Spanish American War: Spectacles of Sweetness

Spectacles of Sweetness: Internalizing Empire after the Spanish American War
April Merleaux

In August 1898, mere weeks after the conclusion of the Spanish American War, people across the United States celebrated victories in Cuba, the Philippines, Puerto Rico, and the acquisition of Hawaii through public events and private displays. One such event in Colorado featured, among other attractions, a model “candy battleship,” a replica of the destroyed Battleship Maine. Young women dressed as nurses sold candy from the ship to the nearly 15,000 people gathered at the event. Over the next decade people continued to stage similar tableaux. For example, one candy store used actual candies to build a “large candy battleship, a replica of the Maine” for their display window. And when prominent citizens in California hosted a banquet for the new Secretary of the Navy, they decorated the tables with “candy battleships [which] floated on a blue sea of sweets, surrounded by hills of pastry.” The battleships were likely some of the many glass candy dishes modeled after the USS Maine, which were sold and displayed in homes and shops across the country. Through such events and objects U.S. Americans memorialized and celebrated the war, and in doing so revealed that they understood that sugar was one of the key spoils of victory since each of the new island possessions had the potential for vastly expanded sugar production. Indeed, sugar played a starring role in the ongoing spectacle of empire as the United States struggled to make sense of its new imperial role over the next decades.

Drawing on both material culture studies and commodity studies methodologies, this paper focuses on consumption of sugar and candy, along with the glass and tableware produced to serve and display them in the early twentieth century. I argue that by displaying and tasting sugar and candy, people in the United States understood the victories during the war in part through the visual and visceral experiences of sweetness. Sugar bowls and tongs, candy dishes, and lavish candy displays were organized around a cultural logic that categorized consumers according to their degree of civilization. Visual display of the objects used to produce and consume sugar registered the racialized relations of power in the imperial context. At the broadest level, this paper argues that quotidian experiences with sugar facilitated broader, national narratives about political economy, narratives which had power to shape material outcomes within the United States and abroad. Indeed, the same logic at work in organizing the imaginative spaces of consumption was at work in organizing the production and flow of commodities in a global capitalist geography.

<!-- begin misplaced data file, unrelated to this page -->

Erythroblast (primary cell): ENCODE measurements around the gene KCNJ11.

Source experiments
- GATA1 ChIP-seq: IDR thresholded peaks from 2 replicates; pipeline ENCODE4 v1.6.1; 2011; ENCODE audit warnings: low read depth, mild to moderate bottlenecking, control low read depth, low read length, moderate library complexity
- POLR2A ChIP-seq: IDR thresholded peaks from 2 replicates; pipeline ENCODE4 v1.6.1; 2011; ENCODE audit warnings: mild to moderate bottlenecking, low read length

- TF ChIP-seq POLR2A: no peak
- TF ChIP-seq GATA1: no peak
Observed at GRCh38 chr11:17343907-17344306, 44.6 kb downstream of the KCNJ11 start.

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Comments
3 Responses to “Spanish American War: Spectacles of Sweetness”
  1. David Brody says:

    The most recent issue of the American Quarterly focuses on sound. Expanding the field to include the history of the senses has enriched our interdisciplinary discipline. We now try and understand the past, and the present, through experiences that involve taste, touch, sight, and smell. Merleaux’s provocative work on sugar and empire sheds light on this new approach. She convincingly argues that the ritual and discourse about sugar helps us understand “social hierarchies” and “racial difference” in late nineteenth- and early twentieth-century America.

    One aspect of sugar that she discusses extensively is the ritual around sugar consumption and how the manner in which sugar was eaten signified race, class, and civilization. I would like to know of other instances where the consumption of food led to larger conversations and debates about empire.

  2. April Merleaux says:

    Thanks David for getting the conversation started. I look forward to reading more. In addition to the new issue of American Quarterly on sound, I’d also mention that the most recent issue of Radical History Review focuses on food and taste.

  3. Marta Zarzycka says:

    Thank you April for this inspiring article. For more links between gender, race, class and sensorial experience transgressing the primacy of vision, some feminist literature might be useful. See for instance Vivan Sobchack’s Carnal Thoughts or Laura Marks Touch: Sensuous Theory and Multisensory Media

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